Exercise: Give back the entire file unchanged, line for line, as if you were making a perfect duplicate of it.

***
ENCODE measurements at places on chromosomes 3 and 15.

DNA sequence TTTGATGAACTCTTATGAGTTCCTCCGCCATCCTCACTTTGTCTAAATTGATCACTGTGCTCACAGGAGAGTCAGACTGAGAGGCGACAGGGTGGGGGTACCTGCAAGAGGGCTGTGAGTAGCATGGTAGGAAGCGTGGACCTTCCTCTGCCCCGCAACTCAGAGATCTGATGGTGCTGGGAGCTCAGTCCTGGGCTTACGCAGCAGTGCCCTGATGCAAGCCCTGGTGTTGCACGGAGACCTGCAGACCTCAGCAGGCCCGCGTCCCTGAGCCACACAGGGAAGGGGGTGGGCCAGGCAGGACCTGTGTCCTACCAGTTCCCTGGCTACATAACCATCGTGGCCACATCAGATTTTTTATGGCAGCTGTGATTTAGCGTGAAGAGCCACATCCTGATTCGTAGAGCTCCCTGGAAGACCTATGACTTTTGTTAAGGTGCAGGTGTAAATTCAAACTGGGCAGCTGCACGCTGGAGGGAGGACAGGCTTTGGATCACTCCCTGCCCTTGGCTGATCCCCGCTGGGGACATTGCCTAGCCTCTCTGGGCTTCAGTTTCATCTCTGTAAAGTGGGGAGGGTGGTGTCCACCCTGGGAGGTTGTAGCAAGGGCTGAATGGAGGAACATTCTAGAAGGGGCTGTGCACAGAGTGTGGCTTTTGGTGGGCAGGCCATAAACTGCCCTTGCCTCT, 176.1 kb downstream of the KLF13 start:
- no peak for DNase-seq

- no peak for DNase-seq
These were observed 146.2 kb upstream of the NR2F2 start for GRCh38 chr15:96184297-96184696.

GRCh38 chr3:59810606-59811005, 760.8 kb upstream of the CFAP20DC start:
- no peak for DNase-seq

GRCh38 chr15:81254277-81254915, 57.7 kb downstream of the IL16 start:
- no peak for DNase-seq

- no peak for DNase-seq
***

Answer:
ENCODE measurements at places on chromosomes 3 and 15.

DNA sequence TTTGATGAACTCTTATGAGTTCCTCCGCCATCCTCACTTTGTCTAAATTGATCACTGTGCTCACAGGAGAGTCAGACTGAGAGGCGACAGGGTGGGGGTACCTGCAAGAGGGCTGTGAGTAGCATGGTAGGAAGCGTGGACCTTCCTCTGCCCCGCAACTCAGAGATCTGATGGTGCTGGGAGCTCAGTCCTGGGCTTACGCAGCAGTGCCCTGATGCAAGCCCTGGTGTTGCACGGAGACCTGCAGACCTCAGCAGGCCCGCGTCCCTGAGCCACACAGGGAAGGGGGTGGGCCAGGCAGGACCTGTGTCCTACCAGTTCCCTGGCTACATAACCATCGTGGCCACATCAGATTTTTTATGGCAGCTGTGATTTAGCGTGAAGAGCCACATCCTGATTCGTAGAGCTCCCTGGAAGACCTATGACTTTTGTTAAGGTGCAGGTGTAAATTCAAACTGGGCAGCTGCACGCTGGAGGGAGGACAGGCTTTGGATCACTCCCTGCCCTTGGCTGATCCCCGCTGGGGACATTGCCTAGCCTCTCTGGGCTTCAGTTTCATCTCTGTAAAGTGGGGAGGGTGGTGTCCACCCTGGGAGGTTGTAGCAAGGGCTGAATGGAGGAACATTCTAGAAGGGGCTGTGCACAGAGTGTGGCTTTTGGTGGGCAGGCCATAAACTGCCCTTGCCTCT, 176.1 kb downstream of the KLF13 start:
- no peak for DNase-seq

- no peak for DNase-seq
These were observed 146.2 kb upstream of the NR2F2 start for GRCh38 chr15:96184297-96184696.

GRCh38 chr3:59810606-59811005, 760.8 kb upstream of the CFAP20DC start:
- no peak for DNase-seq

GRCh38 chr15:81254277-81254915, 57.7 kb downstream of the IL16 start:
- no peak for DNase-seq

- no peak for DNase-seq